2008-10-10

How I Know My Husband Truly Never Had A Father


My husband has a complex relationship with his biological father, his former step father, and his current step father. His biological father was not around for years, and he opted his parents (my husband's paternal grandparents) to step in and help in the child rearing instead. His former step father he isn't a fan of at all, but he is constantly exposed to during times of family gatherings because his brothers were/are his biological children. His current step father is a very complex man. He is a man who absolutely does not want children, but married a woman with three kids, all of whom were under the age of 18 when they married. This one tolerated my husband due to the fact he was a teen and would move out (kicked out) at 17, as the other two boys would live with their father. They did until age 13, and decided they wanted to live with their mother full time. He also has to deal with the many complex issues of my mother in law, which I shared at one time overnight in a blog entry I promptly took down after reconsidering. She has too many DEEP issues to share here. As a result of these issues his current step father uses him as a confidant in regards to their marriage, which honestly you shouldn't do to your kid. My parents have never shared any of their issues with me, and I love them more for it. I like to pretend all 35 years of marriage are awesome and flawless.

With this brief back history it explains all of his father/son relationships. My husband never mowed a lawn growing up and he doesn't now. He never learned how to fix things around the house, or learned how to change his own oil. He never played catch or participated in sports as a child. We have been together nine years, and in this house for five years. He has never learned to trim the bushes in the front yard, never trimmed a tree, and has mowed the lawn exactly one time. He doesn't know the difference between Bermuda or St. Augustine grass, and he knows nothing about spreading seed in a yard. If our fence gets broken I fix it. If the toilet is constantly running, I am the one who replaces the or fixes the flush valve or tank ball. He always thinks to call a plumber for $5.00 repairs. He is scared to death of rewiring the garage door opener on the wall. He opts for a lawn service and has no plans to learn how to care for a lawn. It embarrasses him if I attempt to do my own oil changes, so he encourages me to waste money on going to the oil change place so they can pretend my air filter needs to be replaced.

He had never been fishing until we went with my family to our cabin. No one had even taken him, not his father or step fathers. No one ever played catch with him as a child, and he never went camping, or anything else. A result of this the idea of hiking is crazy and pointless, running is for treadmills only, biking takes place on stationary bikes at gyms, and there is no point of appreciating the outdoors or fishing, or any other activity. He never did any outdoor activities as a kid, not even play outside with other kids, but rather played video games, day in and day out, and a life of entertainment being shopping at a mall, going to the movies, or going out to eat. Anything else is foreign to him. He tricked me early in the relationship by going to a park with me to go hiking. We haven't done that since and that was nine years ago. Before I was attached hiking was a norm in my life, and biking was a growing hobby (even though I swear I will never been the cyclist holding up traffic by riding on the service road of a major highway, I just don't get that, I am more of a trail or mountain bike kind of person).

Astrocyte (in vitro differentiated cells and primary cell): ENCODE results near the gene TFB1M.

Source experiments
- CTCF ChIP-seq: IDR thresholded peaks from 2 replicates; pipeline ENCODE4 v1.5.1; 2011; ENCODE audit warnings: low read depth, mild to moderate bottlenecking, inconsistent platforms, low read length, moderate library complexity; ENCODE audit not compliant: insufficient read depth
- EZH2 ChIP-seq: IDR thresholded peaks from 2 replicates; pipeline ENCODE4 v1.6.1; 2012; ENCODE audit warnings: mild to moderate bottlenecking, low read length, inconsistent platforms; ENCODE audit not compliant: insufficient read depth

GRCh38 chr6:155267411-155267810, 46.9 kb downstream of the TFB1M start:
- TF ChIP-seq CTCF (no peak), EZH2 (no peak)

Another way I knew he never had a dad. My husband learned how to tie a tie from his best friend when he was a teenager. It was part of their uniform at work, and he had no clue how to do it, he never had to until then.

The most obvious proof he never really had a father is the fact that in his mind, a mother is way more important than a father. I vehemently disagree. He feels fathers are secondary and are not needed in raising children the majority of the time. I feel the complete opposite. I feel they are equals to the mother, and only in some cases not having a father is beneficial, and that is based on individual cases of individual fathers. I find fathers are just as important.I find that the lack of fathers in the black community has led to the decline of the community. I find that I couldn't live my life without my father, and he has been influential in the type of relationships I wanted or desired when I was single. My father is truly one of my best friends, even though he is grouchy and bossy, he is an awesome person, and I can't fathom the idea of life without him. I talk to both my mother and father multiple times a week. I probably see them once on a week on average. I literally live ten minutes from them. Both my parents are equally important, and I think my father was so active in my life because he didn't have his father in his life.

I do think my husband will make a good father, but it worries me that he feels that child rearing is more of a woman issue, than a man issue.

I have discussed with my husband my concerns of how important a father is, but he dismisses it. He knows he came out ok, but I don't think he realizes the influence this has had on different aspects of his life. I love my husband, but I see why having a father is important in every child's life by looking at how he perceives the world.